Pfizer/BioNTech vaccine data modification and leak (2020)

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Date December 2020.[1]
Suspected actor Sources close to the incident investigation stated that Russian and Chinese intelligence agencies were behind the attack.[2]

Moreover, in July 2020, security services warned of Russian intelligence services targeting organisations trying to develop a coronavirus vaccine in the UK, US and Canada.[3] Furthermore, in November 2020, Microsoft announced it had detected attempts by state-backed Russian and North Korean hackers to steal valuable data from leading pharmaceutical companies and vaccine researchers.[4]

Target European Medicines Agency (EMA)
Target systems EMA internal servers.[5] The perpetrators focused on documents relating to the regulatory submission for Pfizer and BioNTech’s COVID-19 vaccine. [6]
Method Firstly, the perpetrators used spearphishing on specifically selected EMA employees concealing themselves as their colleagues.[7] After the victims took the bait, the email implanted malware which enabled the perpetrators to intercept email traffic.[2]

Secondly, the perpetrators had to go through two-step verification used to secure the internal network. Due to their access to email traffic, the perpetrators noticed a zip file sent via an email containing a token for a new user.[7] This token enables employees to link a device (a mobile app) to generate a unique access code for two-step verification. The perpetrators intercepted the zip file and linked it to their device, gaining access to the internal network.[7]

The perpetrators hid their IP addresses and logged in unnoticed for more than a month.[2]

Purpose Some of the documents were made public. After its analysis, EMA warned that the documents had been altered,[8] most probably to undermine trust in the vaccine and significantly damage EMA and Pfizer's reputation and credibility. The altered documents were then used in the disinformation campaigns regarding COVID-19 vaccines to undermine trust in the vaccine admission process and its safety.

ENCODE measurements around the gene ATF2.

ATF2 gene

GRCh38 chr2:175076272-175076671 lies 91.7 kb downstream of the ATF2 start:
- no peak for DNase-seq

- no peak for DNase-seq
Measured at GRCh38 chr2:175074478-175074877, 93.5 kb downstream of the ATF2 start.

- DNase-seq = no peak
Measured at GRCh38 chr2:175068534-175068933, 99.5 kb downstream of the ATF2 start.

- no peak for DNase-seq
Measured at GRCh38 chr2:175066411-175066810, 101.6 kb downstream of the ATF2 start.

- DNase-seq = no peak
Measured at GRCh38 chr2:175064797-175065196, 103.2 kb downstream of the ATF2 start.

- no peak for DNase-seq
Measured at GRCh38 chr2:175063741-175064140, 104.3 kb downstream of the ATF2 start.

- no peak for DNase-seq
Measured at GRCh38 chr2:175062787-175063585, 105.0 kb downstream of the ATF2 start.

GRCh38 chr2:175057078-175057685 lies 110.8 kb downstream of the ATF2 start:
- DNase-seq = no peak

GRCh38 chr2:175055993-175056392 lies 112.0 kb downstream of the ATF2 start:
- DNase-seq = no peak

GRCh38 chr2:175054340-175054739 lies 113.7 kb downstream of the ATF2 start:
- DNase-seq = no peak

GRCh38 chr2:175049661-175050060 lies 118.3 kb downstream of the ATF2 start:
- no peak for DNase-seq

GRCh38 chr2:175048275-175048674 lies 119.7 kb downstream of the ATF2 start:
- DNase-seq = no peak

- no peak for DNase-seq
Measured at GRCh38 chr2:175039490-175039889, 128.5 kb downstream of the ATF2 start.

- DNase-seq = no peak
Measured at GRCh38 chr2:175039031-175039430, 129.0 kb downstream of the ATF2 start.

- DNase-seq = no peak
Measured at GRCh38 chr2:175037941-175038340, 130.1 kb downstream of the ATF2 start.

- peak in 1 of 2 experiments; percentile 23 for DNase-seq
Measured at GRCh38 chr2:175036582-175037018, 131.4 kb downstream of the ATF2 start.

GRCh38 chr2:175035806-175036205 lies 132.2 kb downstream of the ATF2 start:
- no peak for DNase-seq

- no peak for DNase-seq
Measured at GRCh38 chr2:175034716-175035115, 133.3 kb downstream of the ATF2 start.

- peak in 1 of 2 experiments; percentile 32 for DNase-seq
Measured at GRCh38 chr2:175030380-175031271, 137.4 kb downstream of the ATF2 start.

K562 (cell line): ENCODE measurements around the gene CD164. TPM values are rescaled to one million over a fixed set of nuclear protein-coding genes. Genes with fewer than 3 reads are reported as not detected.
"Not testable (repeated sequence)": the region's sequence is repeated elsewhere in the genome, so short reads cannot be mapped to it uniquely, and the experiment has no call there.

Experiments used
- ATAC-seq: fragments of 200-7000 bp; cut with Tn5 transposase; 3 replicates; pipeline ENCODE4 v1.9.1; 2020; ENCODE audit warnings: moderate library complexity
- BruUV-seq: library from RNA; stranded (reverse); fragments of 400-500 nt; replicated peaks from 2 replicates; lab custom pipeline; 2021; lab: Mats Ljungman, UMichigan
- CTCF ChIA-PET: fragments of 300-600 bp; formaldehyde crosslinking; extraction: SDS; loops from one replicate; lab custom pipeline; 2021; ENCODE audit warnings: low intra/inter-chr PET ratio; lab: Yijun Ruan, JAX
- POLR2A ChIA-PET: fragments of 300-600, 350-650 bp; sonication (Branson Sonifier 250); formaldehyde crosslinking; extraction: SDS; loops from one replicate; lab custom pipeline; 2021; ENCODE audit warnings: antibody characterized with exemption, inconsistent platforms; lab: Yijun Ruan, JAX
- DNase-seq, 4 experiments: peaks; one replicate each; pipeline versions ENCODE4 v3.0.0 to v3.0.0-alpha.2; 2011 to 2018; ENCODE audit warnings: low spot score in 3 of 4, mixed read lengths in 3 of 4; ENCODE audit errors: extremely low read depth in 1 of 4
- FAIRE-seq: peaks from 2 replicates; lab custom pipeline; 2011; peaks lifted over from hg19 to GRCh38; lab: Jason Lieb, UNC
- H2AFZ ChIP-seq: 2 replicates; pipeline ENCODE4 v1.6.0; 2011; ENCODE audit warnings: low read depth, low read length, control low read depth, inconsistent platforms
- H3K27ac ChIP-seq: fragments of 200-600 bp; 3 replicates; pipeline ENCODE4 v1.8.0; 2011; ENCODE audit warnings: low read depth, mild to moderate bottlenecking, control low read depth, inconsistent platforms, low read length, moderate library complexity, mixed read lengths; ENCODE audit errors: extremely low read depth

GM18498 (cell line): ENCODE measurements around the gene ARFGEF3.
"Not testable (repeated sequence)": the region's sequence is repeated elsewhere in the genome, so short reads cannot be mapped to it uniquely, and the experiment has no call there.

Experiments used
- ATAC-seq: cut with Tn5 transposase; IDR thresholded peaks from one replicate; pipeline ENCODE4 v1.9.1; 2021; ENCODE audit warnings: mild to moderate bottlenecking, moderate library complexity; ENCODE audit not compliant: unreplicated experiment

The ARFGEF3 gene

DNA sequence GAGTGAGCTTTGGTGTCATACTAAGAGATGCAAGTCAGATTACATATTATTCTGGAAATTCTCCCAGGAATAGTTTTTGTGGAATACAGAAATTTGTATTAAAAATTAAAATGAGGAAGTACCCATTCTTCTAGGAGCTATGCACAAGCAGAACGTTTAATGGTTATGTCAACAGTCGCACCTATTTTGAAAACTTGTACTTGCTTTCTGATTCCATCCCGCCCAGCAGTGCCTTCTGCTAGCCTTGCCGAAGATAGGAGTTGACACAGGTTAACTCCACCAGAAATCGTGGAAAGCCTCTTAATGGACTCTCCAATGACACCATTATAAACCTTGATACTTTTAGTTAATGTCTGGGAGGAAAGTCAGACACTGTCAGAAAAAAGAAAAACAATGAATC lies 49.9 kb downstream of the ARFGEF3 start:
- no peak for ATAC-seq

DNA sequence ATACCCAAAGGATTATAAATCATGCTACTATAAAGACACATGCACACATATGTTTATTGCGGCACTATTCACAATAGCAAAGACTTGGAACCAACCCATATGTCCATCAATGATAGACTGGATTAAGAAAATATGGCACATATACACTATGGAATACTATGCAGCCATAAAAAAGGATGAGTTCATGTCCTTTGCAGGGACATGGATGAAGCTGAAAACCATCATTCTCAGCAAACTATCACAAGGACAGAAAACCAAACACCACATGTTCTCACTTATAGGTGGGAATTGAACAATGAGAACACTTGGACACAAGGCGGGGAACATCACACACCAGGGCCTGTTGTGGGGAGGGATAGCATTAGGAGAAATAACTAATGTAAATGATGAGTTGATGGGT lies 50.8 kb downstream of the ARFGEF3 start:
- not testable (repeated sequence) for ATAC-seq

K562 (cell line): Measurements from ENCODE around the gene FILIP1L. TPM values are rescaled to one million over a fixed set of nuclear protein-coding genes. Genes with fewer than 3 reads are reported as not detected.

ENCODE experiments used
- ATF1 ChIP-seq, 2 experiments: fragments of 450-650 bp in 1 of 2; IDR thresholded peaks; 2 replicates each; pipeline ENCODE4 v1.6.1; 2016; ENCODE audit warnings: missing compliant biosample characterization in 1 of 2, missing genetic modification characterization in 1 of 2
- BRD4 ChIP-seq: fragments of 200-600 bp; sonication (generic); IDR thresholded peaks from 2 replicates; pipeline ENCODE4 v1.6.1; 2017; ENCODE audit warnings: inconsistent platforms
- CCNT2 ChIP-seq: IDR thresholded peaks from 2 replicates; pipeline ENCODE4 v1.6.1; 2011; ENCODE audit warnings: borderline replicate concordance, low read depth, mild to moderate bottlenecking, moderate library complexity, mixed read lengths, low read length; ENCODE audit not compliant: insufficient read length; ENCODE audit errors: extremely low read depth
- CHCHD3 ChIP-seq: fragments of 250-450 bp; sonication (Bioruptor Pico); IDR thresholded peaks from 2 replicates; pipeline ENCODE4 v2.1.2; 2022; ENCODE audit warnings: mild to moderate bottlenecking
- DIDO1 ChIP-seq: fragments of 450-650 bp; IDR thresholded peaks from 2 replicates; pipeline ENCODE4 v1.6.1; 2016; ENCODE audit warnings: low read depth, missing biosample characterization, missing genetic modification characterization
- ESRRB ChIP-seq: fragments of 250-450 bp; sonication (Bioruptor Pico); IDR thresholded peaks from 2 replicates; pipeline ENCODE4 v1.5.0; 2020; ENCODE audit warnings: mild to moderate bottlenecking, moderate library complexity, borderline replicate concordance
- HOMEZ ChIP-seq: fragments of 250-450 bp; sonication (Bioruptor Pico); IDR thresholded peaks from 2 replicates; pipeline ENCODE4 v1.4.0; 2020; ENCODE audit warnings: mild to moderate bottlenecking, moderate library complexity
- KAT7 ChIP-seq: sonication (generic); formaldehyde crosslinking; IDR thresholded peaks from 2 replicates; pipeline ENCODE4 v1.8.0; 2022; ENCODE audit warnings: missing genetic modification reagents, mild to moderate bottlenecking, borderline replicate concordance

According to sources close to the investigation, the perpetrators were interested in information regarding what countries procured the vaccine and its amount rather than in the vaccine itself.[2] Russia could have used such information to sell its vaccines later.

Result Some of the EMA unlawfully accessed documents related to COVID-19 medicines and vaccines have been leaked on the internet, including internal confidential email correspondence dating from November 2020, relating to evaluation processes for COVID-19 vaccines.[8]

Although the individual leaked emails were authentic, “data from different users were selected and aggregated, screenshots from multiple folders and mailboxes have been created and additional titles were added by the perpetrators in a way which could undermine trust in vaccines.”[9]  Moreover, EMA stated that not all published documents have been published in their original and integral form and might have been taken out of context.[10]

Aftermath EMA immediately launched a probe and contacted respective authorities that began a criminal investigation into the incident.[11] The drug regulator informed Pfizer and BioNTech of unlawful access to their documents by a third party after the altered documents had been leaked on the internet.[10]

Allegedly, no personal data of the study participants were compromised nor Pfizer’s systems.[12] Neither the vaccine admission procedure nor the rollout itself was affected by the attack. However, the leaked documents could have affected the trust of the citizens in the vaccine that further “hyped” anti-vax movements and tendencies.

Analysed in Scenario 04: A State’s failure to assist an international organization

Scenario 23: Vaccine research and testing

Collected by: Dominik Zachar